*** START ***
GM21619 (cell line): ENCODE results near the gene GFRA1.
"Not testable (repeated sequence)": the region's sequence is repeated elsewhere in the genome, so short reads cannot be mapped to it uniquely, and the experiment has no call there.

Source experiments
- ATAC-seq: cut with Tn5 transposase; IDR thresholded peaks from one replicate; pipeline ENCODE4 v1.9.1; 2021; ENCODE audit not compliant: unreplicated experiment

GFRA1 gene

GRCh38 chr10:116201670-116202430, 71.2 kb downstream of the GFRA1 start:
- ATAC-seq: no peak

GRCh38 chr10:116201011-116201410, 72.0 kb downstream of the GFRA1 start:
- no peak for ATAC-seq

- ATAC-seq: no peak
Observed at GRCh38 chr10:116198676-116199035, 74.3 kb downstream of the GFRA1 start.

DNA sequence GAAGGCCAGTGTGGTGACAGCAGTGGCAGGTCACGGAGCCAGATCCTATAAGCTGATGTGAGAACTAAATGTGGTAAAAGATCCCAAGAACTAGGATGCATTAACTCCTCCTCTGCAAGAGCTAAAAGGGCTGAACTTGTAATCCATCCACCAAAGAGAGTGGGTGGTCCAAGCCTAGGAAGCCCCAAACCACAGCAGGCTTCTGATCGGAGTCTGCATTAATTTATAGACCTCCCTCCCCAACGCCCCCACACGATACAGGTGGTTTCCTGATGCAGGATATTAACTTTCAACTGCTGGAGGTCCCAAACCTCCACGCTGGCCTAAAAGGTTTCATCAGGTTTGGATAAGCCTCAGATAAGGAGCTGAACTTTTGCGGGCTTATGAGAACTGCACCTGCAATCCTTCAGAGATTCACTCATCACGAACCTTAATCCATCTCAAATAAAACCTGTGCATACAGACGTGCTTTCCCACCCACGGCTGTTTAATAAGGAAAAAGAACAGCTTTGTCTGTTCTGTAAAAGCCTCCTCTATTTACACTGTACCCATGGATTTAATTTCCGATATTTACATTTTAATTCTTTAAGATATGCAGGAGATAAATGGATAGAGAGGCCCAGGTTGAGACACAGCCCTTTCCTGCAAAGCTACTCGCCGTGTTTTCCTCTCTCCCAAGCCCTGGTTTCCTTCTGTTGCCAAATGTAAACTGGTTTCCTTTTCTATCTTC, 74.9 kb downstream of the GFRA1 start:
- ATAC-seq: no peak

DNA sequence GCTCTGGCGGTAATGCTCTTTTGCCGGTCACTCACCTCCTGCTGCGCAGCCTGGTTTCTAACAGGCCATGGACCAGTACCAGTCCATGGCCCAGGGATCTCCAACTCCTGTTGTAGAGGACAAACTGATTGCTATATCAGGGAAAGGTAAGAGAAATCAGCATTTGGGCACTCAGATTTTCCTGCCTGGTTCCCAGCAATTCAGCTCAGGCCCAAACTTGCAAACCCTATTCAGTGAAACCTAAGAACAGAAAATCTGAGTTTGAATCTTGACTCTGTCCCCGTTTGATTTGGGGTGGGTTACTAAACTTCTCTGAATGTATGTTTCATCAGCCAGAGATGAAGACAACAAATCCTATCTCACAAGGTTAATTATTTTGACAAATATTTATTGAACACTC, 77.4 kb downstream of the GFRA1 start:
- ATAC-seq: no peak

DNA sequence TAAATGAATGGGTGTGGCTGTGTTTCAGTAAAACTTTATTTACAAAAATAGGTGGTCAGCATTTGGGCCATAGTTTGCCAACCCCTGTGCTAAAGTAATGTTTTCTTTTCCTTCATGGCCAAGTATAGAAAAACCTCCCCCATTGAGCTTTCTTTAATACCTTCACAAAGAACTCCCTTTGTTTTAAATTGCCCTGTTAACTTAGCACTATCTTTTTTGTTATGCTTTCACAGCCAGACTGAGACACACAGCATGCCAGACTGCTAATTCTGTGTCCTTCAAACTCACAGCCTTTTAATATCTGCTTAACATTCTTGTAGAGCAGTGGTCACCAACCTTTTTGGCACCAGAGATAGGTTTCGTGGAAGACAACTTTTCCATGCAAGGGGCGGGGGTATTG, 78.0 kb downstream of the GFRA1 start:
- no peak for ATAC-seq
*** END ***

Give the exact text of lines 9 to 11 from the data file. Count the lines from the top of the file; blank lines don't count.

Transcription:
- no peak for ATAC-seq

- ATAC-seq: no peak
Observed at GRCh38 chr10:116198676-116199035, 74.3 kb downstream of the GFRA1 start.